Our commercial litigation solicitors advise businesses on all aspects of dispute resolution, from pre-action correspondence through to all parts of the litigation process, including enforcement and alternative dispute resolution.
Formal court proceedings can be time-consuming and expensive. They often take up valuable management time and businesses would prefer to use this time to develop their business.
The Court rules, known as the Civil Procedure Rules, encourage parties to try and resolve their disputes, in order to save on the time and expense of litigation, but also to avoid the courts’ being clogged up with cases which could have been avoided.
Whilst the Court rules cannot force parties to attempt to resolve their disputes without the court’s intervention, there can be costs consequences if a party does not at least seek to try and resolve their dispute, either before or after court proceedings have been issued.
At Bindmans, we can advise a business as to the best approach to take to see if their dispute can be resolved and formal court proceedings avoided. There are a number of recognised methods that parties use to seek to settle disputes, some of which are set out below:
Without prejudice correspondence and meetings
As parties are encouraged to resolve their disputes without the court’s involvement, it is not unusual for a party or their solicitor to engage in correspondence with the opponent (or their solicitor) to see if the claim can be resolved without the need for court proceedings, or if proceedings have been issued, without the need for the matter to proceed to a full trial.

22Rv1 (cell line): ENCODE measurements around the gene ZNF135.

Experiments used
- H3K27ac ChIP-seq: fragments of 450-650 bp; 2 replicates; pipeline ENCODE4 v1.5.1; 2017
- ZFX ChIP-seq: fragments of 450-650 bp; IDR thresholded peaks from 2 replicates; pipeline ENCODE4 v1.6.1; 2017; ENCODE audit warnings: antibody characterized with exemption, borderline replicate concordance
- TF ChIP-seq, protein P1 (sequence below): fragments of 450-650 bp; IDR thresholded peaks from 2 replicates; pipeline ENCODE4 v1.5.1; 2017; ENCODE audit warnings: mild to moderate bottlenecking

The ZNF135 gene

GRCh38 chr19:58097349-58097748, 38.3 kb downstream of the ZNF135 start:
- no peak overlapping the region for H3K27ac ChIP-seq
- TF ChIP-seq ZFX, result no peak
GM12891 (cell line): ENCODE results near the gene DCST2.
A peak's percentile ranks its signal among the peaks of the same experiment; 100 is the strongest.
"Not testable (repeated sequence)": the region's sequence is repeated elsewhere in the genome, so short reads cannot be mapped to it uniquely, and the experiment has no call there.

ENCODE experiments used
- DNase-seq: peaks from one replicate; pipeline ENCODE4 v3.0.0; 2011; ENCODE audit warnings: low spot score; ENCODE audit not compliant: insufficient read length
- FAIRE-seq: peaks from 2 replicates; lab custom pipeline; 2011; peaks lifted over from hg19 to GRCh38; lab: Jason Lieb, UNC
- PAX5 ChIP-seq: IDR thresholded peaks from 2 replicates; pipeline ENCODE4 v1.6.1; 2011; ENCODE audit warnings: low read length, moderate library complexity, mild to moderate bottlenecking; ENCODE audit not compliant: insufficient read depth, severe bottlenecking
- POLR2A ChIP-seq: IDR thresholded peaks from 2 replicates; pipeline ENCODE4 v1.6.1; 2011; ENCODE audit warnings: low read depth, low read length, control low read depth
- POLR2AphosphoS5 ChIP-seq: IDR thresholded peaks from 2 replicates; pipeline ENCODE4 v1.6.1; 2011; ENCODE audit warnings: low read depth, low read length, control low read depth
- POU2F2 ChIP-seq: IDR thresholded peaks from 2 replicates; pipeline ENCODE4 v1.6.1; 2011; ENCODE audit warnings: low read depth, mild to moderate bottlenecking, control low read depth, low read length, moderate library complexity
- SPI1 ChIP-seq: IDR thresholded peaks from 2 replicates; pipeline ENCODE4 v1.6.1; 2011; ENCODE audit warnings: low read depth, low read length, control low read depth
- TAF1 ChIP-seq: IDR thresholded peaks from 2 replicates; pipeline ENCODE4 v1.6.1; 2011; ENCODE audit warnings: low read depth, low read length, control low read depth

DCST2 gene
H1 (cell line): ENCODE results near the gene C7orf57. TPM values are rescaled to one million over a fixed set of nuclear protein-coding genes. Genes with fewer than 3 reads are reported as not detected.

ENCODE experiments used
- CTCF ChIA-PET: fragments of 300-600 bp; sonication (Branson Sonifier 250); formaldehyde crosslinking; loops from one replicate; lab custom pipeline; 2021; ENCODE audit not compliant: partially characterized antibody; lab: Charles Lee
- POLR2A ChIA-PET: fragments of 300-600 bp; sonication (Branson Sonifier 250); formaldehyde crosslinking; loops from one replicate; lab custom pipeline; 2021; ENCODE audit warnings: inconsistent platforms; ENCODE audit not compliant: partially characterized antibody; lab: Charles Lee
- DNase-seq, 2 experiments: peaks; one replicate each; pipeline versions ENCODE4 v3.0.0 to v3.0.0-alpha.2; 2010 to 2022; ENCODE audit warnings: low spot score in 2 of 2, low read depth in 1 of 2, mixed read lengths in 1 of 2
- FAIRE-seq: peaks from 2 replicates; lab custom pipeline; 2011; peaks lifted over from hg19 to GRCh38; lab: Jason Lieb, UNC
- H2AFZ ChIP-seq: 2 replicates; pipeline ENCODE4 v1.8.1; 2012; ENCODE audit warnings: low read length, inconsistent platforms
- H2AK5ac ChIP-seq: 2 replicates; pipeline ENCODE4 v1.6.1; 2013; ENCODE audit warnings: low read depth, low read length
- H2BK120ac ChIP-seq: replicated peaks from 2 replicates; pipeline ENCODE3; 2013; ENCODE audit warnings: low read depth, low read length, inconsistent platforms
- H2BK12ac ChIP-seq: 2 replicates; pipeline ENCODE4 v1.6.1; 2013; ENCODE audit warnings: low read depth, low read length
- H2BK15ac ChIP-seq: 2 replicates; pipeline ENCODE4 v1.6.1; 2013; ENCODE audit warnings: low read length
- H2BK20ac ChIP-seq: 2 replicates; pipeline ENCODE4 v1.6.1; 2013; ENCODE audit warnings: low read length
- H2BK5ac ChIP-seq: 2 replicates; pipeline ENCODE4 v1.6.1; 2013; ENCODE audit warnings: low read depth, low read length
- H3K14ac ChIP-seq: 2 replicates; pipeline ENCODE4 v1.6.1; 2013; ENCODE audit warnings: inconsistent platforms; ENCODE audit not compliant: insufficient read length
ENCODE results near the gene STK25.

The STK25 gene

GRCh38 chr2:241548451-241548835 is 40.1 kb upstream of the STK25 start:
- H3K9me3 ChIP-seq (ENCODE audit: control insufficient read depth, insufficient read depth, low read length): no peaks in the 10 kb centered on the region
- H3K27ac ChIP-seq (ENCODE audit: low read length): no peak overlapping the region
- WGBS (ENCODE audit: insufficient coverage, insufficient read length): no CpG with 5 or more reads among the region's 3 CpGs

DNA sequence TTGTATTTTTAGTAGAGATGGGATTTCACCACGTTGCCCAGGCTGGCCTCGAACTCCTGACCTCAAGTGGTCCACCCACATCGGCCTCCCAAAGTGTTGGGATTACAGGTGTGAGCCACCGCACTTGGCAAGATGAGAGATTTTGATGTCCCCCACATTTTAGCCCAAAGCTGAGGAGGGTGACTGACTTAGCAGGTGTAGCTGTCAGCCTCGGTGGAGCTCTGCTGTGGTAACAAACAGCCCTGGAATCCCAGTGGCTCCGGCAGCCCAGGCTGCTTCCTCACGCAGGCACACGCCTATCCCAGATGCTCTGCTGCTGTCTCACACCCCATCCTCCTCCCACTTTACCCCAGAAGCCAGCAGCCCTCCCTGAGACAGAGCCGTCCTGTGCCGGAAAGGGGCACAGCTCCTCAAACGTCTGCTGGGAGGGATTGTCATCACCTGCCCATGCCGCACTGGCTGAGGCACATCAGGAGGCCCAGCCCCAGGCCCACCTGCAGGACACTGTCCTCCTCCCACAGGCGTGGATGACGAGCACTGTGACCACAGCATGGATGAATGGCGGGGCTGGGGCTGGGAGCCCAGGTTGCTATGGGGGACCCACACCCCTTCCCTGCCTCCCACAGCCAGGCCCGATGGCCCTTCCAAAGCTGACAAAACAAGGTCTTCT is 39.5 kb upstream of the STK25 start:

Without prejudice discussions and correspondence cannot be shown to the court during the course of any trial and as such, parties can attempt to resolve their claims without admitting any liability.
A party may wish to put forward offers to settle the dispute as part of these without prejudice discussions/correspondence and Bindmans can advise a party as to the best time to make any such offers, what protection in relation to legal costs such an offer may afford them and how to position any such offer with your opponent.
Mediation is a widely recognised and used method of seeking to resolve commercial and other disputes. It involves parties agreeing to mediate their dispute with an independent third-party mediator, who will seek to see if the parties can reach a settlement of the dispute. Any agreement reached at the mediation will not be binding upon the parties unless they both formally sign a settlement agreement at the end of the mediation recording the terms of what has been agreed.
Mediation is widely used nowadays and is seen as a very good tool for trying to resolve disputes. It is less expensive than going to a final trial and has good rates of success. Mediations can often be arranged relatively quickly, which again allows businesses to concentrate on their company as opposed to being involved in litigation.
At Bindmans, we have extensive experience in both preparing for and attending mediations with clients and can advise clients on the most appropriate time to mediate their claims.
As part of its terms of business, parties may have contracted with each other that any disputes between them should be resolved by way of arbitration. Like mediation, arbitration takes place before an independent third party, however, the arbitrator’s decision is binding on both parties. Arbitrators are often specialists in the specific area of the dispute in question.
Arbitration is generally less expensive than a trial, although the parties do have to follow a timetable set by the arbitrator and will often have to provide specialist evidence to the arbitrator within a short timeframe. Our solicitors can advise you as to whether arbitration is appropriate for your claim.
Our commercial litigation lawyers advise clients on the best approach needed to achieve a positive outcome on their behalf. To get in touch with the team, submit an enquiry form here, or call +44 (0)20 7833 4433.